Rapid, easy, and cheap randomization: prospective evaluation in a study cohort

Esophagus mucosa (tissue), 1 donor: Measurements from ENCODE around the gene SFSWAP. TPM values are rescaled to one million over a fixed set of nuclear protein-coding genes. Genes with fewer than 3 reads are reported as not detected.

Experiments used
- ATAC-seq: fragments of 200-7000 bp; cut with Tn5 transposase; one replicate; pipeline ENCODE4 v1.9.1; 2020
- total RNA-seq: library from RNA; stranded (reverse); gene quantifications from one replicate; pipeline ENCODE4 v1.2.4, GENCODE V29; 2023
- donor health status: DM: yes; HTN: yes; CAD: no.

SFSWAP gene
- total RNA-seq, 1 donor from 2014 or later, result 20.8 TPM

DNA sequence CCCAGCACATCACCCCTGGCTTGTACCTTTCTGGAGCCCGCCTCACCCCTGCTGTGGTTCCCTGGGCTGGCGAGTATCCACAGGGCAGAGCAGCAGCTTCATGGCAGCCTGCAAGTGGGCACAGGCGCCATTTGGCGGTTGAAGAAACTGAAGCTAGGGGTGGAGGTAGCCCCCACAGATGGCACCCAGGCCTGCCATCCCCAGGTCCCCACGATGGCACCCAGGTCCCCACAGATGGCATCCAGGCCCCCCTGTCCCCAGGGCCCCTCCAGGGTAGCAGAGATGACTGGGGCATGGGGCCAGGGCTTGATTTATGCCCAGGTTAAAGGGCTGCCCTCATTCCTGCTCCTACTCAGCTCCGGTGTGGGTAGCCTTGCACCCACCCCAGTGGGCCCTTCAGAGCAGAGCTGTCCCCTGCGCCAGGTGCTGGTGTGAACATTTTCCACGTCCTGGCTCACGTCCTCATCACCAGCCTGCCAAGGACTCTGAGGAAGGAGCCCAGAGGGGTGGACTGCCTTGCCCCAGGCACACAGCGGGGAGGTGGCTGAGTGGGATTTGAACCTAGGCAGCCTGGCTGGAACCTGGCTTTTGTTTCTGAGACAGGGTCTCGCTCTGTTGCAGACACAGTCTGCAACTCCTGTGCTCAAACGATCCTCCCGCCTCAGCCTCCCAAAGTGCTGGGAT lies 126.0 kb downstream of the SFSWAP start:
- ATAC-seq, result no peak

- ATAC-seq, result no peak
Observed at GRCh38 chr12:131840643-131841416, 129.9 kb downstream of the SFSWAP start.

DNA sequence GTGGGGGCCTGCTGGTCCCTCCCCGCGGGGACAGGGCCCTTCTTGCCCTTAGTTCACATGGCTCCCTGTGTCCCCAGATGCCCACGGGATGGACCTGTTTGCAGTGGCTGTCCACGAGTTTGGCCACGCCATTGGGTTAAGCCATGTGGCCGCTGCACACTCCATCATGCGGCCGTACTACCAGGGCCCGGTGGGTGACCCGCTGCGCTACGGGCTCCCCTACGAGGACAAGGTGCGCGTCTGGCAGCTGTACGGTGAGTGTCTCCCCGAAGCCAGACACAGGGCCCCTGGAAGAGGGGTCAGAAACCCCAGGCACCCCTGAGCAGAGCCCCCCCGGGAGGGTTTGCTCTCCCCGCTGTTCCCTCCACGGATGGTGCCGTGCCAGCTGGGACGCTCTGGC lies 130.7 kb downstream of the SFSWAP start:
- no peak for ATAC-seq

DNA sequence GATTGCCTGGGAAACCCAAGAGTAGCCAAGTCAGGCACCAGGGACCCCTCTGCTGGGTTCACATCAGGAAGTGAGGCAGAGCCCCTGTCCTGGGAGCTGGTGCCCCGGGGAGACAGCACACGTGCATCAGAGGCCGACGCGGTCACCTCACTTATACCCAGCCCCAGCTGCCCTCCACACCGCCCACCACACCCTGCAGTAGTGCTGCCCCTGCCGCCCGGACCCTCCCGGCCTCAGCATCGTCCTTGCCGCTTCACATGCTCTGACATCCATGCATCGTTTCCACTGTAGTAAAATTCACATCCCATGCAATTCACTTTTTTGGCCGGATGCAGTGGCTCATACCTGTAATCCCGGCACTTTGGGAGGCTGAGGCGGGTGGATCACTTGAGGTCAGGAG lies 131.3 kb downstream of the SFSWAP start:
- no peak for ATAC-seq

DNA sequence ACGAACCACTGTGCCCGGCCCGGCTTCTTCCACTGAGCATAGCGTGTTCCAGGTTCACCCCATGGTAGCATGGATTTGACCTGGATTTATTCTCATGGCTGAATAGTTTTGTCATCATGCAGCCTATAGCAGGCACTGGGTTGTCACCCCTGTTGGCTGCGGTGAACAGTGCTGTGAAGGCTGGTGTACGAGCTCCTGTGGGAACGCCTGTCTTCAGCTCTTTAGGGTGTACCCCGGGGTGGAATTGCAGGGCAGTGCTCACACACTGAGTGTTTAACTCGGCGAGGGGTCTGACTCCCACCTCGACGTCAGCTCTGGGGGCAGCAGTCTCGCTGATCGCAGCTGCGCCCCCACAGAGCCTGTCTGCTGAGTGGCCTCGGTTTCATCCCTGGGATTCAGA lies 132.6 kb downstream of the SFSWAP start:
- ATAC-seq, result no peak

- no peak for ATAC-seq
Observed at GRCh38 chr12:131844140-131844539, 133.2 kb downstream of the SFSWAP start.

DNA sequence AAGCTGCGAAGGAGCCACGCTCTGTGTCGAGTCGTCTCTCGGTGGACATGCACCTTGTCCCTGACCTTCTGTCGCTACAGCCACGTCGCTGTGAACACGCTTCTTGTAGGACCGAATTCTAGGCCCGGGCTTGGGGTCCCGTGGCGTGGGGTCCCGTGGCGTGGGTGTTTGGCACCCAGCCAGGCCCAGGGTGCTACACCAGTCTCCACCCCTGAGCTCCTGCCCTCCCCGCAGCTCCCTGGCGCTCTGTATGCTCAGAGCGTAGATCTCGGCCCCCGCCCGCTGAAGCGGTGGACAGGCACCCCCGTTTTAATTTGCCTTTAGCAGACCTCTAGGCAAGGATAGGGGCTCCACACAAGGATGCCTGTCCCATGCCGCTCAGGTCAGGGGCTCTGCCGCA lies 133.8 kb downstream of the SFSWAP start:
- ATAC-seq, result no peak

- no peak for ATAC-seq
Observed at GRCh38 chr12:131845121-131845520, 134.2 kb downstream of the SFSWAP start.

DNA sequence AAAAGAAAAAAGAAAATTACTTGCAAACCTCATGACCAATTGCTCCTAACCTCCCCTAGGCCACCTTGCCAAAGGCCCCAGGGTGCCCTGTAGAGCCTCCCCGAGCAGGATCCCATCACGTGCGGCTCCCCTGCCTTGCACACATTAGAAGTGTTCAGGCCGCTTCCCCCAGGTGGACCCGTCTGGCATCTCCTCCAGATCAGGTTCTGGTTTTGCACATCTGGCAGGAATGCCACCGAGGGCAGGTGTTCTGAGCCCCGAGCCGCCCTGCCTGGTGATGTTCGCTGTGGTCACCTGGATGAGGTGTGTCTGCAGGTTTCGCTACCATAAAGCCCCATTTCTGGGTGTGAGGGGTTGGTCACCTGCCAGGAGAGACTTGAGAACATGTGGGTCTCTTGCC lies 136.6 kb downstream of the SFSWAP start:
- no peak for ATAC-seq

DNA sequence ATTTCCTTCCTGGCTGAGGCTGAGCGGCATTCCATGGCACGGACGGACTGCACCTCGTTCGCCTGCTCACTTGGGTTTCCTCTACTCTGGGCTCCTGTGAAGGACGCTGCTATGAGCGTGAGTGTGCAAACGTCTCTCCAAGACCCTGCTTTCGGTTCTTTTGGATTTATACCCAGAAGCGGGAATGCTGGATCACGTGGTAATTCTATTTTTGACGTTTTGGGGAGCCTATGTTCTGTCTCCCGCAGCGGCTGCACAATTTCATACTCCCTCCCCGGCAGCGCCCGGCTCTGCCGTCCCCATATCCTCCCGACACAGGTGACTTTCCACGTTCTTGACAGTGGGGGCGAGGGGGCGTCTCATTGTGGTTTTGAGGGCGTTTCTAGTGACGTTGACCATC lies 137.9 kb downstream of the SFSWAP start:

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BACKGROUND: When planning a randomized controlled trial (RCT), investigators must select randomization and allocation procedures based upon a variety of factors. While third party randomization is cited as being among the most desirable randomization processes, many third party randomization procedures are neither feasible nor cost-effective for small RCTs, including pilot RCTs. In this study we present our experience with a third party randomization and allocation procedure that utilizes current technology to achieve randomization in a rapid, reliable, and cost-effective manner. METHODS: This method was developed by the investigators for use in a small 48-participant parallel group RCT with four study arms. As a nested study, the reliability of this randomization procedure was prospectively evaluated in this cohort. The primary outcome of this nested study was the proportion of subjects for whom allocation information was obtained by the Research Assistant within 15 min of the initial participant randomization request. A secondary outcome was the average time for communicating participant group assignment back to the Research Assistant. Descriptive information regarding any failed attempts at participant randomization as well as costs attributable to use of this method were also recorded. Statistical analyses included the calculation of simple proportions and descriptive statistics. RESULTS: Forty-eight participants were successfully randomized and group allocation instruction was received for 46 (96%) within 15 min of the Research Assistant placing the initial randomization request. Time elapsed in minutes until receipt of participant allocation instruction was Mean (SD) 3.1 +/- 3.6; Median (IQR) 2 (2,3); Range (1-20) for the entire cohort of 48. For the two participants for whom group allocation information was not received by the Research Assistant within the 15-min pass threshold, this information was obtained following a second request at 18 and 20 min, respectively. The method described here produced an email audit trail, which proved useful to the primary study. CONCLUSIONS: We report a method of third party randomization that uses current technology to operationalize randomization and allocation in a rapid, easy, and cost-effective manner. Other investigators may find this method useful, particularly for small RCTs, including pilot RCTs, on a tight budget.
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